For Immediate Release

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Brian Alenduff,, (707) 269-0984

Democracy Activists Pledge Civil Disobedience if Supreme Court Strikes Down Limits on Campaign Contributions

WASHINGTON - As the Supreme Court hears oral argument for a new case on campaign finance today, a coalition of democracy activists pledged non-violent civil disobedience should the Court decide to eliminate limits on campaign spending.

In McCutcheon v. FEC, the Supreme Court will decide whether or not to uphold a law that says that no one person can contribute over $123,000 directly to federal candidates, parties, and committees.

“The Court has already given wealthy individuals and giant corporations the power to drown out the voices of ordinary people in its repugnant Citizens United decision,” stated Kaitlin Sopoci-Belknap, National Director of the Move to Amend Coalition. “If the high court continues its destruction of campaign finance restrictions with McCutcheon, corporate executives and other wealthy individuals will have unlimited power to flood our elections with their money. Our so-called democracy will be meaningless.”

The Move to Amend Coalition was launched in reaction to the Supreme Court’s 2010 Citizens United v. FEC ruling, in which the Court expanded the ability of individuals, corporations, and unions to contribute money indirectly. McCutcheon v. FEC, dubbed “Citizens United 2.0”, stands to further remove limits on campaign spending.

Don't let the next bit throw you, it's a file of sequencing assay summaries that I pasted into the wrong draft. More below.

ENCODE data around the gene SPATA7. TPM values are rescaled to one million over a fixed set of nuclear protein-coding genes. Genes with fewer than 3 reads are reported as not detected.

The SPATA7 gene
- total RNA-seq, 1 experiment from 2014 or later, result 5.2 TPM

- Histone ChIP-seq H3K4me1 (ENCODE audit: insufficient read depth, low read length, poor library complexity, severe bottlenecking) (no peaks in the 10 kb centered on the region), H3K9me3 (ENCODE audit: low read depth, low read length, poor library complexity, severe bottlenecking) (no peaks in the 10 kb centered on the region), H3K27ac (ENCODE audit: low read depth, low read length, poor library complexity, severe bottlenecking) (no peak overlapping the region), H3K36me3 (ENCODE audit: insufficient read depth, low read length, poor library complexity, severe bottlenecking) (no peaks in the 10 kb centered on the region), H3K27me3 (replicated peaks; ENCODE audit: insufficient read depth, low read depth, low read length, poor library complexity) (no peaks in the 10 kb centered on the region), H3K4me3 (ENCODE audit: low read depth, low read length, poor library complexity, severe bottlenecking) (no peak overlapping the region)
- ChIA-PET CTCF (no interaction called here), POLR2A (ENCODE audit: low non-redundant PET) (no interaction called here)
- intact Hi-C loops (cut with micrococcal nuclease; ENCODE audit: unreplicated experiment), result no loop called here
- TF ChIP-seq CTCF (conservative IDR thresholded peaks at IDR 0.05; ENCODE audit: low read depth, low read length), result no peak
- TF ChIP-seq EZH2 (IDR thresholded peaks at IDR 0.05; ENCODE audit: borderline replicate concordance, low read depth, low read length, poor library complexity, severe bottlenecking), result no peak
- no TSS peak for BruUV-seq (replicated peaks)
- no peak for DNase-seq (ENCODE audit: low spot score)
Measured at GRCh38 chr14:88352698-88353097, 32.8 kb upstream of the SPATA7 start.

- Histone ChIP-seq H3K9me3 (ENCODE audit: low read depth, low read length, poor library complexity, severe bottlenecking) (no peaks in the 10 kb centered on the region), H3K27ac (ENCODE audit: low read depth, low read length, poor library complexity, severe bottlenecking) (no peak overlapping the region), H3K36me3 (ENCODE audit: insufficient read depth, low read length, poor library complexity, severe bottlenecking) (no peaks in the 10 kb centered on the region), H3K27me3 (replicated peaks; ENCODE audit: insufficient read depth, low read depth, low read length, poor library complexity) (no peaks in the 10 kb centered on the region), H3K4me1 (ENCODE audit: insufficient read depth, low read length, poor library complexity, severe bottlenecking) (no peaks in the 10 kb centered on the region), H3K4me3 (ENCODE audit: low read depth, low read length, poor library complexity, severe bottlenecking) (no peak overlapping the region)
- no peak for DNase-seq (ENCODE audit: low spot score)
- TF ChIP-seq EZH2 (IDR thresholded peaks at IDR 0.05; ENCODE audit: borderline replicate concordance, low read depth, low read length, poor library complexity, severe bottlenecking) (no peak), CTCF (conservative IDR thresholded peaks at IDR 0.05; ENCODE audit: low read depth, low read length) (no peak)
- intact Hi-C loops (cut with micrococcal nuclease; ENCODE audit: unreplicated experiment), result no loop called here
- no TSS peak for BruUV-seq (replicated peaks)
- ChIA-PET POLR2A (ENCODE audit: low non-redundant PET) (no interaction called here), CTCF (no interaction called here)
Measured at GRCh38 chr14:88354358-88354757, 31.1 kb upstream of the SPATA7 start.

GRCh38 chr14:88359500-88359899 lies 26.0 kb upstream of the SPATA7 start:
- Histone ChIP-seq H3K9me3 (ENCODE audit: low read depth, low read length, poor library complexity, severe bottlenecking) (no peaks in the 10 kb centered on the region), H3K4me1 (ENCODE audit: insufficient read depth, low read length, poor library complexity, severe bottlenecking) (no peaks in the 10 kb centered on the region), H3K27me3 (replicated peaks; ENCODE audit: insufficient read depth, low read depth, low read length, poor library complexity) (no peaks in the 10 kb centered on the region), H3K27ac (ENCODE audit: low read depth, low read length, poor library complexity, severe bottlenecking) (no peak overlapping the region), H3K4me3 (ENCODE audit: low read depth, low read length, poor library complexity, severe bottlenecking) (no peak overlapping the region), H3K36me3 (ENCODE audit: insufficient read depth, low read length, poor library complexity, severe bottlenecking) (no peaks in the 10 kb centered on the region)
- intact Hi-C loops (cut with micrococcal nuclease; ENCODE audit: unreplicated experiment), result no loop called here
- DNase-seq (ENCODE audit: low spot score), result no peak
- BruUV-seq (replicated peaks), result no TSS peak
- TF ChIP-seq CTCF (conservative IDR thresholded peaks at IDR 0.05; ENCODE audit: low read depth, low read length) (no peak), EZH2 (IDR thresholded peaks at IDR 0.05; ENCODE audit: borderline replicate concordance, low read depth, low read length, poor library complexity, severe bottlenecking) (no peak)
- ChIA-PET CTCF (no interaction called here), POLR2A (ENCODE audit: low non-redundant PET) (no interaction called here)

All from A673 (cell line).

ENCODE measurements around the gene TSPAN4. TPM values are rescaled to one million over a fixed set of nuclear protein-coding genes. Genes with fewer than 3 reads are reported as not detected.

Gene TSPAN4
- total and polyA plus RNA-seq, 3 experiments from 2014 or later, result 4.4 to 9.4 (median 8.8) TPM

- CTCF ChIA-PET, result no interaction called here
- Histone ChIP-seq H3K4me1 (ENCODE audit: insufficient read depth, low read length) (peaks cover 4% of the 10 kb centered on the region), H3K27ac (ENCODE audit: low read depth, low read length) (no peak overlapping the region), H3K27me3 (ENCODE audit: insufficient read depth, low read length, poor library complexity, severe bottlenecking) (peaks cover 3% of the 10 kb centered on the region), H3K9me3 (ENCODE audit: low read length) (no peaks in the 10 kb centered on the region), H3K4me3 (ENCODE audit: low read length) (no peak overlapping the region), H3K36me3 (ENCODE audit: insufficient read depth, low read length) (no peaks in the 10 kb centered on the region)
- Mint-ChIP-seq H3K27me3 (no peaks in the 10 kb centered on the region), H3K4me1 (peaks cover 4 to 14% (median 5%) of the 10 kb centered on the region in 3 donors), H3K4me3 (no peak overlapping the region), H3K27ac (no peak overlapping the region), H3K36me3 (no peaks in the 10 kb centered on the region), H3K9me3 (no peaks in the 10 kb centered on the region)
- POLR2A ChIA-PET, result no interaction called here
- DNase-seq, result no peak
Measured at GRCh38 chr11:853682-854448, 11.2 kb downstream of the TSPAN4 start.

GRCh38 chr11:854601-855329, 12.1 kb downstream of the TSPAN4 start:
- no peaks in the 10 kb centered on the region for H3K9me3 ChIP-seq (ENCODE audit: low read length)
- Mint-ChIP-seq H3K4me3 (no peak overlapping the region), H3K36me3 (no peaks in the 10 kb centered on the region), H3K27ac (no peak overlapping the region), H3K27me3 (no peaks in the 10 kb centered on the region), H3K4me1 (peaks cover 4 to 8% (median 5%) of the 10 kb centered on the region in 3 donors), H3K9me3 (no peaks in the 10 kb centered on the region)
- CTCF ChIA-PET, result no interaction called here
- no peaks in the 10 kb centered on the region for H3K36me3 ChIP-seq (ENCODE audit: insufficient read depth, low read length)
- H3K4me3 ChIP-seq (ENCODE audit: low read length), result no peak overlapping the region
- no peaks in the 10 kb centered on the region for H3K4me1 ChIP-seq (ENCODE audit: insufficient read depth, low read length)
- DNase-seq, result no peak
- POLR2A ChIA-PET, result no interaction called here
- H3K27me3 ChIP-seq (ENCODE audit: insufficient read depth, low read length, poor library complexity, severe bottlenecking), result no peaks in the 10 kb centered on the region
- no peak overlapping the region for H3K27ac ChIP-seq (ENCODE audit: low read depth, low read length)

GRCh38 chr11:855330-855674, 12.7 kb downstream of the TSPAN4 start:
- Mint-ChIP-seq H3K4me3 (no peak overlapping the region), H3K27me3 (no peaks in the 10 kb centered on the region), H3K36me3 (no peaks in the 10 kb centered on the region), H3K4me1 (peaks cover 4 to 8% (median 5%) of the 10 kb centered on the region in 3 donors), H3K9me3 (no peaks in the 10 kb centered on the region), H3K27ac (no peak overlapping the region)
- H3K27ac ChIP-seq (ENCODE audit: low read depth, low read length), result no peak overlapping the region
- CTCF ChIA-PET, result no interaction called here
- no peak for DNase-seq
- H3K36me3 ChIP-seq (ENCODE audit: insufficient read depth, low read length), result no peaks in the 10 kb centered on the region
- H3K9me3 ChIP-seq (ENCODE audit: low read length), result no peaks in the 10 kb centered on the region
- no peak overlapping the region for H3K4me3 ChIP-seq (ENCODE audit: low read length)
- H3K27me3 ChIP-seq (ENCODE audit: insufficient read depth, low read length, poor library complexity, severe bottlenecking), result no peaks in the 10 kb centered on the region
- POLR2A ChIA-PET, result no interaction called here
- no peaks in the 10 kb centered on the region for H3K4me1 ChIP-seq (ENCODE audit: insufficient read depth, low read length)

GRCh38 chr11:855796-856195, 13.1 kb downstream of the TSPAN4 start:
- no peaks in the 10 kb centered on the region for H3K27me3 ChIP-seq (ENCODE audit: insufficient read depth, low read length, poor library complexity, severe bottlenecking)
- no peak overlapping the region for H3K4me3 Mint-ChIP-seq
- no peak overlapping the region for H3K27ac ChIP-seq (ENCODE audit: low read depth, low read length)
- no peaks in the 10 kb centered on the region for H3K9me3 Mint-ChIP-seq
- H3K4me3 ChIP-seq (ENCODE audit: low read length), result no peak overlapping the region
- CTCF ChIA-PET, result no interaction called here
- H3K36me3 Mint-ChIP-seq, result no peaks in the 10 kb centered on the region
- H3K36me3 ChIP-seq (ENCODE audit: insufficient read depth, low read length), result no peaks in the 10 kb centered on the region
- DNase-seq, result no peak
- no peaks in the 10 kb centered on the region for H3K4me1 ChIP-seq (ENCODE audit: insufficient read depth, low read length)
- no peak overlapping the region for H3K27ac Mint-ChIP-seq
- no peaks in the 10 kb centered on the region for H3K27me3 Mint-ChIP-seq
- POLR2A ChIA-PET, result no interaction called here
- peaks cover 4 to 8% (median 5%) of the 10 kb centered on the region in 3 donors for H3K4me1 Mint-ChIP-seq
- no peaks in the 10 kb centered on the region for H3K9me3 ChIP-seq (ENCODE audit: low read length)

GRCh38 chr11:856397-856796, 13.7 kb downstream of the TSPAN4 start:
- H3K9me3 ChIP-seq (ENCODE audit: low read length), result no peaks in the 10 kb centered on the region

In response to Citizens United Move to Amend is proposing an amendment to the U.S. Constitution that will overturn the Court’s decision and make clear that corporations and other artificial entities do not have Constitutional rights and that campaign spending is not speech protected by the First Amendment.

Polling indicates that almost 80% of Americans are in favor of overturning Citizens United, with a majority supporting an amendment to establish that corporations are not entitled to Constitutional rights. 

“If the Court doubles down on their attack on election integrity we will have no choice but to up the ante with tactics of civil disobedience in the tradition of the lunch counter sit-ins of the Civil Rights movement,” stated David Cobb, spokesperson for Move to Amend. “Civil disobedience was used in response to the Court’s doctrine of ‘separate but equal’ that legalized decades of segregation and Jim Crow laws, and we may need to do it again to make clear that the Court is out of touch with the American public once again.”

Move to Amend is urging Americans to sign a pledge at to commit to “non-violent, civil disobedience if necessary” in support of an amendment to the Constitution to overrule the Court.


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